Self-Development & Independent Study
Skill gaps and untapped potential signal opportunity for self-determined growth.
I subscribe to continuing education proactively and when I find gaps in my abilities. From self-initiated LUMA institute practitioner training, private pilot and instrument rating ground school, and flight training to more mandatory volunteer coaching and Japanese courses, I understand the value of self-directed study and education. Over the years, I've attended many workshops and classes to sharpen my skills for professional and volunteer work. And, I've even spent some time teaching junior campers art which turned out to be educational for me too.
Digital aviation products require rigorous prerelease testing. I had practice. But, significant features required additional scrutiny to pass a gated review process. While I had conducted many tests, I lacked formal training and the perspective of different methods. My skills felt lopsided towards moderating scripted tests.
Artifacts from my LUMA training
The LUMA solution
I enrolled in LUMA institute methods practitioner training in San Francisco to learn more about human-centered design. The two-day course refreshed several techniques where I was out of practice. I learned to refine and combine procedures to suit various challenges and strengthened my collaboration skills with strangers who were unaccustomed to design thinking. While I have design and research experience, I learned a lot from those with less experience about patience and directness.
Textbooks, notebooks, computation tools and flight log
Areonautical Decision Making
I am currently learning to fly because I got carried away with ground school which I enrolled in for my current job at Boeing/Jeppesen Aviator. Initially, I wanted to understand our pilot user persona better and gain aeronautical decision-making skills and perspective on situational awareness. I enrolled in a private pilot ground school program at Renton Technical College.
I chose to immerse myself in classes adding instrument rating to my course schedule, which meant that I was in classes four nights a week in addition to reading and homework and my 9-5 Aviator design job. It was intense. I remember studying meteorology at 2 AM during a significant weather event that knocked out the power leading to a delay in our Zoom class the next day. What a break! Despite the stress, I have grown more eager to learn about academic and applied aviation. These days I'm flying out of RTN airport with my instructor.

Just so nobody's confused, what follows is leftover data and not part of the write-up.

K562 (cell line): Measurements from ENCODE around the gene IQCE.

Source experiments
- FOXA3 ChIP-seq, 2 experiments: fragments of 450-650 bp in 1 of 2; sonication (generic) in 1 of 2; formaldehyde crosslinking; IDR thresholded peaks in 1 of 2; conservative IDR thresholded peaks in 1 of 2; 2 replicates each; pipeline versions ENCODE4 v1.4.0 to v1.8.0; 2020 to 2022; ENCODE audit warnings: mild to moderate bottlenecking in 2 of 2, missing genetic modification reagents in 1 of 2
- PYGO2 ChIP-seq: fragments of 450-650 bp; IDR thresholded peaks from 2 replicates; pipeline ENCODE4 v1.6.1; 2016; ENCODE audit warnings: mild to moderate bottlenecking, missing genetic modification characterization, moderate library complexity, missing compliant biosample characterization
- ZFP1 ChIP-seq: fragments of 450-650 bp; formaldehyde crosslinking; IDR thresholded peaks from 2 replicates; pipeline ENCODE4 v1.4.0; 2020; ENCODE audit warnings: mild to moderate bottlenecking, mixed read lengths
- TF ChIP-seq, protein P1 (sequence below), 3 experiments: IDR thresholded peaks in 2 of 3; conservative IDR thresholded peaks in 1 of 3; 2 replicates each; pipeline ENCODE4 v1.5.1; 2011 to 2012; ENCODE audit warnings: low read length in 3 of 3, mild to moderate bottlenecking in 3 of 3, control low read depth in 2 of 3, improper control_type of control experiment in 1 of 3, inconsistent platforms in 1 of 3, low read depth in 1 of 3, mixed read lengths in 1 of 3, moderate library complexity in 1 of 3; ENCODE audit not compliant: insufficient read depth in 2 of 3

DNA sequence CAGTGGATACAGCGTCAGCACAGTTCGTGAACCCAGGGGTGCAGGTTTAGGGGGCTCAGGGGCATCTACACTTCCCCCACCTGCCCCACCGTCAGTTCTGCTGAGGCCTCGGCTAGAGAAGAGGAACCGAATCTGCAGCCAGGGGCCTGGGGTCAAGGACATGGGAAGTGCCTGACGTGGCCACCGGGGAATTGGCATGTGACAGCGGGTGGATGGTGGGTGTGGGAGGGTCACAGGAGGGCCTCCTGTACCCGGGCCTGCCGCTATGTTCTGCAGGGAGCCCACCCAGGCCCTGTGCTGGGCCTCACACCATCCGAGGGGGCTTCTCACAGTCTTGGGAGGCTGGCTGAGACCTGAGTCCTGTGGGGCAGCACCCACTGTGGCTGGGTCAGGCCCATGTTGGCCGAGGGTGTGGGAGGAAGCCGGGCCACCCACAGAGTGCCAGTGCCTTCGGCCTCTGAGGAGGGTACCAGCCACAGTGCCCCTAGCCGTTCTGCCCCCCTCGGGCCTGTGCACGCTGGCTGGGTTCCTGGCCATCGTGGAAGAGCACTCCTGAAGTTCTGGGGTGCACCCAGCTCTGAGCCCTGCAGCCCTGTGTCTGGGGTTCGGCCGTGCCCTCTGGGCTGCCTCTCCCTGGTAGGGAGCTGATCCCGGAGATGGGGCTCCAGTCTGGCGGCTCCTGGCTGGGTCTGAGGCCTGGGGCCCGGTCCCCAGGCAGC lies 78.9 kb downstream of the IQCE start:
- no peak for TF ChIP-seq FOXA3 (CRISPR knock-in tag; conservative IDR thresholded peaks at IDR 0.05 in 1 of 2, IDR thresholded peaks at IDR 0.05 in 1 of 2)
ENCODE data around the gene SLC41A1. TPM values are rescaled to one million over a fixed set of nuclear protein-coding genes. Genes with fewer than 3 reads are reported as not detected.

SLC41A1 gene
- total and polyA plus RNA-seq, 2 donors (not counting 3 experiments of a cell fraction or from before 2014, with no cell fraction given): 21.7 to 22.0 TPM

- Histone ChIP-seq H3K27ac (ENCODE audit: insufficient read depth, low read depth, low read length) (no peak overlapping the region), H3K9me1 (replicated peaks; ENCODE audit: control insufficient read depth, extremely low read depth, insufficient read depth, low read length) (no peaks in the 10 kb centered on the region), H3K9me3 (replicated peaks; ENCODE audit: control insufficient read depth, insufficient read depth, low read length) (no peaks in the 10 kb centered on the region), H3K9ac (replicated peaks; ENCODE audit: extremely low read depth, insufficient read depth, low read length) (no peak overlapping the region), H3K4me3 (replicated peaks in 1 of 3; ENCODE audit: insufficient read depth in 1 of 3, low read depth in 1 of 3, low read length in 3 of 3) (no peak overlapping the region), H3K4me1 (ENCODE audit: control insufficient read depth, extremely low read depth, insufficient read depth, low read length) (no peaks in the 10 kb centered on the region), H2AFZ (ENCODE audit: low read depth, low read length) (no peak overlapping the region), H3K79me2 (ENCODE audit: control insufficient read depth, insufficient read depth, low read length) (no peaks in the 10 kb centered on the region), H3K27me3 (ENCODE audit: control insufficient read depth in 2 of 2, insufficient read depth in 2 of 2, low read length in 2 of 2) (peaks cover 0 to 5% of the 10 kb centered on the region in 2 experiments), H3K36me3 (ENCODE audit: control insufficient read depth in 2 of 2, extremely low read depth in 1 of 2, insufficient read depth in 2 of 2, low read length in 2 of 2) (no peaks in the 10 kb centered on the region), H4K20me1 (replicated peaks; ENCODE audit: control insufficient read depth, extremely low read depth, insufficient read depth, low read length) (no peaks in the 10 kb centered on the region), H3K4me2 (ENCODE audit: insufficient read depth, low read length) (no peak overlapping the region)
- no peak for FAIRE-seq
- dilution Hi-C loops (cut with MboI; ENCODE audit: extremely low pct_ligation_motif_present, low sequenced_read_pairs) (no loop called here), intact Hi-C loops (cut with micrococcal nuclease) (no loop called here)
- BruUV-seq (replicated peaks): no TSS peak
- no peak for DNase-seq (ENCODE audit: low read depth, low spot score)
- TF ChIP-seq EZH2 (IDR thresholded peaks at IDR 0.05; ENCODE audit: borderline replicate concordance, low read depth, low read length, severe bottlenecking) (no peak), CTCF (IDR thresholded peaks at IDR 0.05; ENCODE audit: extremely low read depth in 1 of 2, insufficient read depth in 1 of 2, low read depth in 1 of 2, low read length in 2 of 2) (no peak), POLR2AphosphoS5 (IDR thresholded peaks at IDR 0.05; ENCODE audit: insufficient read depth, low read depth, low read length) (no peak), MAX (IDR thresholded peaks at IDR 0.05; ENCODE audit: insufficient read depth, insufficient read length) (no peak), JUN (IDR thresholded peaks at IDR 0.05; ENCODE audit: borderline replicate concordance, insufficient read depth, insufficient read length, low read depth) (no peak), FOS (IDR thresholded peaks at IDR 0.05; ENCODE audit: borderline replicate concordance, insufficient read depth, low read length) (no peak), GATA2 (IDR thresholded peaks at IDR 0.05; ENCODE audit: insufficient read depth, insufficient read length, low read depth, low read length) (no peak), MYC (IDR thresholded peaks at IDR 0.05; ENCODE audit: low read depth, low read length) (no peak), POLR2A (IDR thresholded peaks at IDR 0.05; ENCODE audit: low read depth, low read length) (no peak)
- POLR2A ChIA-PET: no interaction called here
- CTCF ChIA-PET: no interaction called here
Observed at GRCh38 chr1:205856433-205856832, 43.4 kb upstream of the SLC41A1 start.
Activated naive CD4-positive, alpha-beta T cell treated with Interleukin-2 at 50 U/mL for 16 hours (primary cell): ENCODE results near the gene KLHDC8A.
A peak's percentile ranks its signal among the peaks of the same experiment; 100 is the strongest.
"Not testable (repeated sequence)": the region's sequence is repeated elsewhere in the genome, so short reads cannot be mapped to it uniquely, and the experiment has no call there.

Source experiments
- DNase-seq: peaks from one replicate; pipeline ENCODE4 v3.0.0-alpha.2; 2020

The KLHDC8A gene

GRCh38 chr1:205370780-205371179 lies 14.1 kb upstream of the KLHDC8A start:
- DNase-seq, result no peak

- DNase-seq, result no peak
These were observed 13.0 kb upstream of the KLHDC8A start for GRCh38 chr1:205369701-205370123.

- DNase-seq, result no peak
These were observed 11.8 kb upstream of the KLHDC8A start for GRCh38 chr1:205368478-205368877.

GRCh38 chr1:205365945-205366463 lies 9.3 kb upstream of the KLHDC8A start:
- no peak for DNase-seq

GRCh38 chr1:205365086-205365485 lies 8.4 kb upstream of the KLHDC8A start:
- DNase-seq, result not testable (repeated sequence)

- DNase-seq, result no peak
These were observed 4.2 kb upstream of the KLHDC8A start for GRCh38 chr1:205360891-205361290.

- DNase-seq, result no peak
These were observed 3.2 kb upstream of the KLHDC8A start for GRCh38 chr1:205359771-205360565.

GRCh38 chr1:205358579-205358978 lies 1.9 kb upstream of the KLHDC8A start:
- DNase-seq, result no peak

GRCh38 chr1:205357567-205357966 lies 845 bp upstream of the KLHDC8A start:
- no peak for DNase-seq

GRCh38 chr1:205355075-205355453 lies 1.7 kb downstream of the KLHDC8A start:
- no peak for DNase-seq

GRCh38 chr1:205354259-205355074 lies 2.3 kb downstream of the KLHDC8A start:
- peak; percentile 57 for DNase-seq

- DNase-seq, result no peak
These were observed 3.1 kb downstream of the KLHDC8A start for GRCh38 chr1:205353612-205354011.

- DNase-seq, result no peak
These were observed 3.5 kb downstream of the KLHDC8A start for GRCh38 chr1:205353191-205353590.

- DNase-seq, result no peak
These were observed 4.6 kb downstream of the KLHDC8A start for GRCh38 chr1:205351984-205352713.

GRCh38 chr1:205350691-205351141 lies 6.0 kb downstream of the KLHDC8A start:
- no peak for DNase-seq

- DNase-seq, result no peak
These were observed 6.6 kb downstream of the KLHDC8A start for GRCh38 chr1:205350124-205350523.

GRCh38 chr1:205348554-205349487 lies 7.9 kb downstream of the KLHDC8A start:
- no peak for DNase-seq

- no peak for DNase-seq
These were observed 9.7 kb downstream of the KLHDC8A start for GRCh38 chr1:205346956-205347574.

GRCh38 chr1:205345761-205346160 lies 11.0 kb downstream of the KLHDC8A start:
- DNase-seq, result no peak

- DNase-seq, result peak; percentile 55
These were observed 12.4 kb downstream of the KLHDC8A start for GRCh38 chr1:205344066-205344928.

My sloppy hiragana in the textbook
Early in my career while working for Square-Enix subsidiary UIEvolution, I was strongly encouraged to study Japanese to prepare for work with Panasonic in Osaka. I enjoyed the practice of handwriting in hiragana and katakana and the specific characteristics of Japanese grammar. I studied hard to become senesei no peto or teacher's pet. While I had studied French and Spanish in high school and college, Japanese was a different and welcome challenge.
Lambert House logo at the entrance of their facilities
Volunteer training and Lamber House volunteer work
I love volunteer work and spent several years as a computer lab monitor at Lambert House, where a 20-hour training program is mandatory. This education enforces many practical human-centered research skills such as active listening and disagreement mediation. I worked for years at Lambert House helping young people research music videos on You Tube, prepare resumés for jobs and helping to keep the peace. I was taught about direct communication and developed some appropriate friendships with at-risk young people who needed light support. They were my favorite group to march with in the parade by far.
Boeing team-building volunteer work at the food distribution center
Northwest Harvest training and volunteer work
I've trained and worked with Northwest Harvest pantry as a line monitor and sorting and portioning at the distribution center. My familiarity with the spectrum of folks who utilized the grocery line at the pantry near downtown Seattle changed the way I thought about those in need. I organized a team-building event with Boeing colleagues in 2019, helping us process 7,000 lbs of produce. I hoped that it would become a regular thing but 2020 had other plans.
Teaching at Camp Leo
I understand that teaching is challenging from work with the junior campers at Camp Leo. I taught a few art classes while camping on Mt Ranier, where we experimented with materials and techniques. I learned at least as much as I taught during those classes, which was a surprise considering the age of the students. Lessons in patience and flexibility while coaxing creativity, coaching technique, and understanding meaning abound in my work at Camp Leo. My experience teaching reinforced the belief that every student is also a teacher in their own right.